Returning to Rossini
Sir Thomas Allen talks to Keith Bruce about the latest revival of the Scottish Opera production that launched his directorial career in the UK
The tactic failed to prevent a famously disastrous first night, but Rossini originally named The Barber of Seville after another of the characters created by Beaumarchais, Count Almaviva, to appease fans of an earlier opera version of the play.
Reflecting the role that has attracted most attention in Sir Thomas Allen’s staging, the Scottish Opera production that is revived for a second time this month might accurately be entitled Rossini’s Rosina.
Figaro the Barber had been one of the baritone’s signature roles when Allen made his directorial debut for a professional company in the UK with the production in 2007. His first Rosina was Karen Cargill, described as “sassy, spirited and stylish” by Opera magazine, proving the mezzo “as accomplished a Rossinian as she is a natural comedienne”.
When the show was revived in 2011, Claire Booth received the plaudits as the star of the cast in the same role, while praise was also heaped on Allen’s clever handling of the detail of the convoluted plot. When it opens at Glasgow’s Theatre Royal on Tuesday October 17, this year’s Rosina is Sir Tom’s own choice of Swiss-Canadian Simone McIntosh, making her company debut after representing Canada in BBC Cardiff Singer of the World.
“I saw her when I was adjudicating a big competition in Montreal, which she won,” the director told VoxCarnyx. “I made two phone calls immediately afterwards – one to my agent suggesting they sign her up, and the other to Alex Reedijk at Scottish Opera.”
Although ScotOp’s General Director secured the mezzo’s services for the revival, there was then some hesitation on her part when it was decided to use an English translation of the libretto this time round.
Allen admits that he initially shared some of her doubts about that, but he is pleased that his Rosina decided to stay on board.
“At the start of my own career, everything I did was in English,” he notes, “but singers have bigger opportunities earlier these days and are seen in a wider field. I think she thought that learning the part in English was a waste of energy, so I had to persuade her.”
It is not hard to imagine Sir Tom being effectively persuasive, as he peppers his conversation with charming anecdotes and pin-sharp impressions, although he describes his rehearsal room technique modestly.
“The beauty of it is that you take the cast that has been put together and they bring their individual skills. Then you thrash your way through it and mould it into a cohesive whole – you hope!”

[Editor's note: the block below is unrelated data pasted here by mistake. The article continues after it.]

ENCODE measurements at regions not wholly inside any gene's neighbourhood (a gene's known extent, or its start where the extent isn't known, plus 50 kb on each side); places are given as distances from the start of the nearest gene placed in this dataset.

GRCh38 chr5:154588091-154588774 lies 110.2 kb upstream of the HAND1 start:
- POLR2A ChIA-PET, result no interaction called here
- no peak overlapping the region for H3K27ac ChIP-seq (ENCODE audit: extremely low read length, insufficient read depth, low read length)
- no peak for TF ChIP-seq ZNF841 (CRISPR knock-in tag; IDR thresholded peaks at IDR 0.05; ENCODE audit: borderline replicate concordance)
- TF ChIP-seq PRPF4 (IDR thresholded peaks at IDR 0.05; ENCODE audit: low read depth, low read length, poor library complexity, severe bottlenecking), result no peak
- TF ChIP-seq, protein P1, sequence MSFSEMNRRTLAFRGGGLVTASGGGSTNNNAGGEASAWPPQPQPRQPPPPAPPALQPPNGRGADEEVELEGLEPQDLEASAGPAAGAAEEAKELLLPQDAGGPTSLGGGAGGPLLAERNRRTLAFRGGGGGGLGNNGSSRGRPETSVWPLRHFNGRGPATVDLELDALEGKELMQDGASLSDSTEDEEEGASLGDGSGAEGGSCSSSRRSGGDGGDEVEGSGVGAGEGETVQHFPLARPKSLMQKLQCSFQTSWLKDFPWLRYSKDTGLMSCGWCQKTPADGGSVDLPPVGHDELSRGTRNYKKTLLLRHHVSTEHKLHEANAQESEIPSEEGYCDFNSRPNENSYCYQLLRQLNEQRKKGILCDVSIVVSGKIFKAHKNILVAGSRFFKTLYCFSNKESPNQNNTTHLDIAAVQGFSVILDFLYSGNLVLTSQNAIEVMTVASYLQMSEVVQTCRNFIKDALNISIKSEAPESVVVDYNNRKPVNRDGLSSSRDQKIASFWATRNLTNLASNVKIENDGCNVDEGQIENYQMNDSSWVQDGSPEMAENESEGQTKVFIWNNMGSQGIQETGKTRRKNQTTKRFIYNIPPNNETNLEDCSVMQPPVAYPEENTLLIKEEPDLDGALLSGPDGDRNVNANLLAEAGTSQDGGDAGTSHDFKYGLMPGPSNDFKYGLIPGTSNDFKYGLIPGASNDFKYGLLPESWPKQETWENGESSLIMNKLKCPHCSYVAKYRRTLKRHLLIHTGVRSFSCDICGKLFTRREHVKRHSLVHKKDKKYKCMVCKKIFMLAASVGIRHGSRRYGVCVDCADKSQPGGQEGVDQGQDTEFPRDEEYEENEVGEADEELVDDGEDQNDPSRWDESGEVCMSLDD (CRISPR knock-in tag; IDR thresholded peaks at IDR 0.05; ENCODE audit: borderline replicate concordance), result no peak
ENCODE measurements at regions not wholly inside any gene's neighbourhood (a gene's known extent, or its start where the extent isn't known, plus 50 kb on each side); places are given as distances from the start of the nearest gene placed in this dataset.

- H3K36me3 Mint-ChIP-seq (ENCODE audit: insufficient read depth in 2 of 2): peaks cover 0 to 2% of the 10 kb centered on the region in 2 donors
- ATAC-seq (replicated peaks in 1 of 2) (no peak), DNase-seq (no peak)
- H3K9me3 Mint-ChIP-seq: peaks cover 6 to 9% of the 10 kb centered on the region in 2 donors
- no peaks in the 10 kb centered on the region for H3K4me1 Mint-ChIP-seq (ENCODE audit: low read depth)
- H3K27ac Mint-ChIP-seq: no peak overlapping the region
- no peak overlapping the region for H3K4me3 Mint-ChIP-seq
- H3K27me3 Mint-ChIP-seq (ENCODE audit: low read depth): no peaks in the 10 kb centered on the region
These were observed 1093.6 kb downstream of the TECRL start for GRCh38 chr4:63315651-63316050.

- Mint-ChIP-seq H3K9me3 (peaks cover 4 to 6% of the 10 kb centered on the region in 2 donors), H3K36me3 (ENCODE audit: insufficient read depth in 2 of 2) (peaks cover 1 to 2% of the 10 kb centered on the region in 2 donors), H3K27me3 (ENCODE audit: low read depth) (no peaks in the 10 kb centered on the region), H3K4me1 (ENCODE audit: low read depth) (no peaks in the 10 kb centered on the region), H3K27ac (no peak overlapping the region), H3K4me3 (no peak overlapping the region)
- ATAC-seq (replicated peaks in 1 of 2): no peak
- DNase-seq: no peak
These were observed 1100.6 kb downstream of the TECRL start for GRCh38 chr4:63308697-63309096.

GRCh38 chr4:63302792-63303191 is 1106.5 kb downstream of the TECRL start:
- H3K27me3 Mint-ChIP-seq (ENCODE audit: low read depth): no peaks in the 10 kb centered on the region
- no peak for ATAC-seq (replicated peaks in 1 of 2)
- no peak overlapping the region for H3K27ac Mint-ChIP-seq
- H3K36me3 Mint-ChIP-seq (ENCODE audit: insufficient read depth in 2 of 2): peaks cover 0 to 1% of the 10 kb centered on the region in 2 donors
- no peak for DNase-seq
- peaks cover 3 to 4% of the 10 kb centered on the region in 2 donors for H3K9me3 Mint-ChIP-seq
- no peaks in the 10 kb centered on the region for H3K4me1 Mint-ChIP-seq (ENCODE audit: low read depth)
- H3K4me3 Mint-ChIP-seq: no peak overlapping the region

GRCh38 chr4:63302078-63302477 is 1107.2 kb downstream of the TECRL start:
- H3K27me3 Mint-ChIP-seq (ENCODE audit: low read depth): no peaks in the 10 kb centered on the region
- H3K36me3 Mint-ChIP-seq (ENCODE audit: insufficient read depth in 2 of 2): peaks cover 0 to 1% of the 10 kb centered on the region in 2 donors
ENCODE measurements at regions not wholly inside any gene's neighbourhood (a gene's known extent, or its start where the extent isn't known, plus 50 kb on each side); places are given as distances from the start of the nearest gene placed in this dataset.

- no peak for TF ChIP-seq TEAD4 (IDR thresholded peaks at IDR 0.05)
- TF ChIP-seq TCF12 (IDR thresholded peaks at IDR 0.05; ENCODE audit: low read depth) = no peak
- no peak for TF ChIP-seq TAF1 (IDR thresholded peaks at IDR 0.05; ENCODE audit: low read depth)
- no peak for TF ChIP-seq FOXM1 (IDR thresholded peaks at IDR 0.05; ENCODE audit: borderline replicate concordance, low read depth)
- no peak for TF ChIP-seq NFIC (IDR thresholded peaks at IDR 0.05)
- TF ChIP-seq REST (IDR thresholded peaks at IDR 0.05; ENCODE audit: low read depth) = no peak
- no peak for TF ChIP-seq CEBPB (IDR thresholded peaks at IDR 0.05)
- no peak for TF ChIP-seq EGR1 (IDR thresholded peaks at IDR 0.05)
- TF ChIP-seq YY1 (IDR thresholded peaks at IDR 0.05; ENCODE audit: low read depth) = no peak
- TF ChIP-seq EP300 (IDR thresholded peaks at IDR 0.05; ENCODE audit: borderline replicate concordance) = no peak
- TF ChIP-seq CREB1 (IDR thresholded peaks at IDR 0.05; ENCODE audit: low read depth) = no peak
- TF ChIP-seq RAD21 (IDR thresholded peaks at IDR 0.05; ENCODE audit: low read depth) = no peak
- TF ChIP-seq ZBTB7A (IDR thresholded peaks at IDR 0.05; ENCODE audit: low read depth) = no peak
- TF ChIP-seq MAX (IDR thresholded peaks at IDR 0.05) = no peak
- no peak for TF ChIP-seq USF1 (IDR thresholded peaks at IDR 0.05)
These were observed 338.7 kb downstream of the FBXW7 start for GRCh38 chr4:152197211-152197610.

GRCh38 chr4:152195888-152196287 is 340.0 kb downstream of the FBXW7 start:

The focus on detail that audiences have appreciated in Allen’s Scottish Opera productions suggests that his approach is perhaps a little more forensic than that.
When he talks about the switch to Amanda Holden’s libretto in English, for example, it is questions of comic timing and specific pauses in the delivery of the line that he mentions. “Translations are often funny because they have a rhyming scheme of their own,” he adds.
The acting side of a singer’s life is something about which Allen is now particularly well-qualified to speak. His next job, after the Rossini has opened for its Scottish tour, is an acting role with Opera Zuid in the Netherlands, playing Leo, the titular character in a new version of Mozart’s Der Shauspieldirektor by writer, director and singer Christopher Gillett.
It follows the acclaimed Grange Festival version of King Lear, directed by Keith Warner, that employed an entire company of opera stars, with Sir John Tomlinson as Lear, Allen as Gloucester, Susan Bullock as Goneril, Louise Alder as Cordelia and Kim Begley as the Fool. (More about that can be found in the Vox Carnyx interview with composer Nigel Osborne, who wrote the music for the production.)
“I think it worked because we were free to explore a lot of new ideas for ourselves,” Allen remembers of the Lear project. “What we as singers are not accustomed to is finding the musical line in a verse of Shakespeare, because we are usually provided with that by the composer.”
“There are always comparisons made between singing and an actor’s life, but singers wake up every day worrying about their voice. And you do that without realising the pressure for – speaking personally – 50 years, so it’s great when you stop and discover there is another way of living.”
Of course that is only partly true, because although Allen now has other strings to his bow, he is still performing on the opera stage himself, on the eve of his 80thbirthday.
“Yes, I am still singing, much to my surprise,” he says. “I had intended finishing completely at the end of 2019 but then Glyndebourne made me an offer I couldn’t refuse.”
That role is Baron Zeta in Lehar’s Merry Widow, which he sang alongside Renee Fleming at the Met in New York. Next summer in Sussex he reprises the Baron in a new Cal McCrystal staging, with John Wilson in the pit and Danielle de Niese in the title role.
“I’ve never gone out of my way to seek work, and when I started I wanted to sing lieder and oratorio rather than opera. I think it was the bank manager who pointed out the discrepancy in earning potential!”
The Barber of Seville opens in Glasgow on Tuesday October 17 and tours to Edinburgh, Inverness and Aberdeen until the end of November.
Picture of Sir Thomas Allen in rehearsals for The Barber of Seville by Julie Howden